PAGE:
10. I have a few ideas about this. First, I checked the ingredients in three types of licorice: Panda (mentioned above), Kookaburra (the thick twisted rope) and LaPipette (black pipe made in Finland.) Most of the ingredients are liquid and they all seem to be bound with wheat flour and modified food starch. You can probably make a syrup based on some combination of these ingredients. Here are the ingredients: Panda: molasses, wheat flour, licorice extract, natural flavor (aniseed oil) Kookaburra: Treacle, wheat flour, wheat syrup, molasses, raw sugar, water, modified food starch, partially-hydrogenated palm oil, caramel color, licorice extract, natural flavor, salt, monoglyceride. LaPipette: corn syrup, wheat flour, molasses, sugar, licorice, caramel color, salt, sorbic acid, natural flavor. I also did an experiment. I cut up a piece of Kookaburra licorice and put it in a bowl with a little water and nuked it in the microwave. It gets very, very hot due to the sugar content. I mixed it up and smooshed the licorice in the water. It got very soft and began dissolving. I did this a couple of times until it was almost all melted. A stick blender would have helped. I think you could get a syrup with the right balance of licorice and water.
  11. Welcome to eGullet! I have no experience with that type of oven, but if the manufacturer's name and model # are on the unit you can search the web for contact information. The manufacturer will be able to give you instructions and may even be able to send an operating and maintenance manual (sometimes these manuals are available for download.) If the restaurant has ever had the unit serviced, find out the name of the service company. They should also be able to help you out. Please report back with results. Many people here would be interesting in learning how this works. Good luck.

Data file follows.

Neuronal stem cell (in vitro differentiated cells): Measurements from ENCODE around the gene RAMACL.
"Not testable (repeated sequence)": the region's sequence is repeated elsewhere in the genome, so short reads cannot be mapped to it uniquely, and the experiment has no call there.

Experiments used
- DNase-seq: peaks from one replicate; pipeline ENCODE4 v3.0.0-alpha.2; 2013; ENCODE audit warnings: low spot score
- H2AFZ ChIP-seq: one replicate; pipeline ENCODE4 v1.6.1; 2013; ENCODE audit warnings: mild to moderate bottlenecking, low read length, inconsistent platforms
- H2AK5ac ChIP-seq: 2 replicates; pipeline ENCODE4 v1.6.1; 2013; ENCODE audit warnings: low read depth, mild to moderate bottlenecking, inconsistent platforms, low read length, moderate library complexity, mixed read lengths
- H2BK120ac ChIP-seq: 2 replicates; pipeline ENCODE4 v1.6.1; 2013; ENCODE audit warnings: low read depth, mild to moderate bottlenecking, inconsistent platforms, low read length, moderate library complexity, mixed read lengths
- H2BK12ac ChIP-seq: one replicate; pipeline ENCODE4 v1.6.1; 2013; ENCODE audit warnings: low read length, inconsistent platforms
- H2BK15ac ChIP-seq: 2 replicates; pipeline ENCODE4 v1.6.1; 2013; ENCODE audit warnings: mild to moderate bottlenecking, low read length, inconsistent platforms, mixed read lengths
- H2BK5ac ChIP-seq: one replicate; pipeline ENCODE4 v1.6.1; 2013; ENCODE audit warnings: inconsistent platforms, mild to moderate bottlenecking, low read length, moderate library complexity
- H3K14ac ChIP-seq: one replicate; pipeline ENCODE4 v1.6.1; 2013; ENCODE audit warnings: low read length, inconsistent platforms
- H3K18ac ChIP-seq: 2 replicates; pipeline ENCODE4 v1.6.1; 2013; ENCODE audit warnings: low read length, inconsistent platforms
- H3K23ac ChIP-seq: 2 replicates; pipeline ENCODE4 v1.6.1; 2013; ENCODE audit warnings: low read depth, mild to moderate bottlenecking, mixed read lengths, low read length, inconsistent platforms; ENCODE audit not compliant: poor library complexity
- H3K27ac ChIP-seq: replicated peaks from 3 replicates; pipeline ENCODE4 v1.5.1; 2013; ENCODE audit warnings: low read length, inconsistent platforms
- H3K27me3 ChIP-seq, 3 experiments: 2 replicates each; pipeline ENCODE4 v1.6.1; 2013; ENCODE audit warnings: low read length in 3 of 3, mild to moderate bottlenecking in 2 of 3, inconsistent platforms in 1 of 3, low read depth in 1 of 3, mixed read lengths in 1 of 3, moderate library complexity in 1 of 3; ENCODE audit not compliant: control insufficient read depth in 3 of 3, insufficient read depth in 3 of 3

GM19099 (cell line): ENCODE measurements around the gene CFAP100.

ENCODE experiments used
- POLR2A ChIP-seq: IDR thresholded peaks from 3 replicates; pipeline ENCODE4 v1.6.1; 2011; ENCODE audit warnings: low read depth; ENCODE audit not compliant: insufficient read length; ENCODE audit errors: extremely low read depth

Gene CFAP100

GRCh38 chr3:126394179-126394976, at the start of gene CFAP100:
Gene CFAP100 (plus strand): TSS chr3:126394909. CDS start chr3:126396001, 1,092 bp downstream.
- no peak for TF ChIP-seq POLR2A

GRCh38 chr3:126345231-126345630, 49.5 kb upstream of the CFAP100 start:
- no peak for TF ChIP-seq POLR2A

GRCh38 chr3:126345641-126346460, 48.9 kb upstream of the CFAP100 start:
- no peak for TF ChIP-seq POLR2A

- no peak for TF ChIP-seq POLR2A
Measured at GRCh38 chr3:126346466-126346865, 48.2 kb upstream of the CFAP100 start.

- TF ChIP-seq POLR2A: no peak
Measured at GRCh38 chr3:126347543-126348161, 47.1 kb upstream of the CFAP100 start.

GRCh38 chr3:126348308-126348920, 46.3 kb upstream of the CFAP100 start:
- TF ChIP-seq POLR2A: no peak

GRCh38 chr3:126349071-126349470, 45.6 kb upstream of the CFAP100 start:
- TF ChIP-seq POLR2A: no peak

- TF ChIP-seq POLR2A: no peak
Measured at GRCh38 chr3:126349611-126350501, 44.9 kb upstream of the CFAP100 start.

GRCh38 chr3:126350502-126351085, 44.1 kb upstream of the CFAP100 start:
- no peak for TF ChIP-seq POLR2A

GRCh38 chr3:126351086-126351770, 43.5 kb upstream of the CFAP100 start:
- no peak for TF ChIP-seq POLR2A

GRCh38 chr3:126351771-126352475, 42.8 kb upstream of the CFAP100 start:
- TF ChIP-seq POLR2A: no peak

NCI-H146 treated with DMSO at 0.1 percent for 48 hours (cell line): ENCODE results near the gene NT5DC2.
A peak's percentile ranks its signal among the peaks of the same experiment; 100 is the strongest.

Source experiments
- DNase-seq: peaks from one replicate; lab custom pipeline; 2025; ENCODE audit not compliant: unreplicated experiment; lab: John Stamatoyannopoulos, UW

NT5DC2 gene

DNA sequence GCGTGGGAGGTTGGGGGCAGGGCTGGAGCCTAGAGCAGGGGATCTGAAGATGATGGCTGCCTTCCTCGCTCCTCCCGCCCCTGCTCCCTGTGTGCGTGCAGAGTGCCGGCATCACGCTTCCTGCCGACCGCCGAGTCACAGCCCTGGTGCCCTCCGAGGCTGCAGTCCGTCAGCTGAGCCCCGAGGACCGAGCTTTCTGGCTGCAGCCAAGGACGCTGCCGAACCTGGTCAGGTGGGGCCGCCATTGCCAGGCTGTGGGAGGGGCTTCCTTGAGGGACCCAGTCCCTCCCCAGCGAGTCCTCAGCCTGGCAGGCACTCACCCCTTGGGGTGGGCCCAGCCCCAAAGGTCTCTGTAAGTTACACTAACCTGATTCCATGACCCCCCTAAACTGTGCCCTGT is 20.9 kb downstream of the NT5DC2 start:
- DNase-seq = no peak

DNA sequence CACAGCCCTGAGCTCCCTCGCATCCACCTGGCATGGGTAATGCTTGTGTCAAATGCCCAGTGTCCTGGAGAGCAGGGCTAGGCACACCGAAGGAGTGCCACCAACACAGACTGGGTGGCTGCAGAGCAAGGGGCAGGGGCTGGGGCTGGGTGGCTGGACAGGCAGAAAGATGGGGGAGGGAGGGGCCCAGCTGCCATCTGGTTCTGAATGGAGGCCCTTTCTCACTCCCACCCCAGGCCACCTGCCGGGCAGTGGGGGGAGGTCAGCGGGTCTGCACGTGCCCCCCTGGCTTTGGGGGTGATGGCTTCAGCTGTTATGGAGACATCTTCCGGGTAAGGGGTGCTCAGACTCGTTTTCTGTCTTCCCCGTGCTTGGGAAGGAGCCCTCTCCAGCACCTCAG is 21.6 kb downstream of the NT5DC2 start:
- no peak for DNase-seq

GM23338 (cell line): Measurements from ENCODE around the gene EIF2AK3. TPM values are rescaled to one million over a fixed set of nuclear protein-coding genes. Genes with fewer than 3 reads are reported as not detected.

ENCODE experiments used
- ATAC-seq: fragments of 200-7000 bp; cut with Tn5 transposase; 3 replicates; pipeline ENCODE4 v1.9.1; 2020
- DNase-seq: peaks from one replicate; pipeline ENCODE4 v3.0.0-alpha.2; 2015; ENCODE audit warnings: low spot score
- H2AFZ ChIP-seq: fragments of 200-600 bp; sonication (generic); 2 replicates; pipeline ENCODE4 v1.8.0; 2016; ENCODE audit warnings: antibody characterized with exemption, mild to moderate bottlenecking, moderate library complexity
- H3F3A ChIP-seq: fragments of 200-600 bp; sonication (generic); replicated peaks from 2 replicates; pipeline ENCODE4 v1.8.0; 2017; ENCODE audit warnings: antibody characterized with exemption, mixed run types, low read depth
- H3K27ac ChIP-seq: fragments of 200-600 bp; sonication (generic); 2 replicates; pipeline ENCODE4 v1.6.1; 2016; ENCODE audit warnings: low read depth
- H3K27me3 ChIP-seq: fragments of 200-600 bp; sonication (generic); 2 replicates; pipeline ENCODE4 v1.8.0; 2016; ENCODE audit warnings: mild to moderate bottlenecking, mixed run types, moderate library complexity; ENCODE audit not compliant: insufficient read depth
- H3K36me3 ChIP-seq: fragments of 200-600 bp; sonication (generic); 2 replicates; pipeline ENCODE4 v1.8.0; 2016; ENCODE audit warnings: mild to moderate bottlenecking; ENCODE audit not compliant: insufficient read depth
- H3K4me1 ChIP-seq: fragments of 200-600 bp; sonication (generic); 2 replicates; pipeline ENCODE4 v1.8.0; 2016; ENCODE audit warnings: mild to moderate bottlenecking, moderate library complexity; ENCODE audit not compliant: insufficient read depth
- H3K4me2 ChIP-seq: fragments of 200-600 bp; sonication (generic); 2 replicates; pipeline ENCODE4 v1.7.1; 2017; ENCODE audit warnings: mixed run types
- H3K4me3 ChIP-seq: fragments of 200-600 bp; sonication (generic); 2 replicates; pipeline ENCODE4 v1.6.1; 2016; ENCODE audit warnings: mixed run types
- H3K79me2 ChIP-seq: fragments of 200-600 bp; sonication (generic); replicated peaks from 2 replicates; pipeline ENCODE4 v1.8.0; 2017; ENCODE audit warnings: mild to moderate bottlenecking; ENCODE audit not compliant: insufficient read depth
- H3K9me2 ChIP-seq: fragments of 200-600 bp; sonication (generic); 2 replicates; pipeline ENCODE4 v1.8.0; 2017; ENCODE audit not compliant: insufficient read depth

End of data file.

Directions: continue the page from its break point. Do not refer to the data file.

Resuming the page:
12. If you buy a building, renovate it, hire employees, open a cafe, deal with codes, insurance, taxes etc., etc. you'll be working 24/7. Your work is great. If you want to have total control and limited hours, I'd say stick to what you're doing and build a shed for storage. Suggest you do a search for other threads on opening a business (sorry, I don't have time now to search for links.) I hope I don't sound negative or discouraging; I really wish you luck.
  13. Before you get rid of the Chambers, check out this company that restores vintage stoves. Antique ranges are quite valuable. The range displayed looks just like yours. There's even a new high speed burner that can be installed to deal with the oven problem; also, new oven racks are available, upgrades to meet codes, etc. I would recommend contacting them to learn more about their services and whether there is someone in your area that could do the work. I've been debating the same issue as you because I own two antique ranges, one is a 19th century wood cook stove (currently stored in my garage) and the other is a combination gas/wood stove with two ovens (one gas, one wood) that I currently use, but it needs major restoration. I salivate over brand new pro-style ranges in the stores, then realize that my stove, restored, would sell for no less than $4,000. You will be amazed at the value of your Chambers.
  14. Rice flour also works well. Use alot of it. A professional banneton still needs to be floured.
  15. Beanie


    I saw it at Wal-Mart a few weeks ago and today I saw it at Target (also hanging near the Good & Plenty!) I am 99.9% sure it is Kookaburra, made in Australia, but it is not identified as such on the bags. I've carried Kookaburra in bulk at my shop for some time and it's very popular. However, it's very discouraging to see it in big box stores at not much more than my wholesale cost.
  16. It's the size...1m is a mini choc chip, the 4m is a teeny bit bigger than a Nestle's. ← 1m is 1,000 chips to a pound, 4m is 4,000 to a pound.
  17. I once traveled with friends to a trade shown near Rochester. I was looking forward to lunch in a restaurant, but they insisted on having lunch at Wegmans. I was surprised at the quality and variety of food. There was a very large food court and seating area, much nicer than what you see at a shopping mall. The emphasis on high quality graphic design, displays and store layout is far above the typical supermarket. But it's still a supermarket. My friends did their grocery shopping after eating.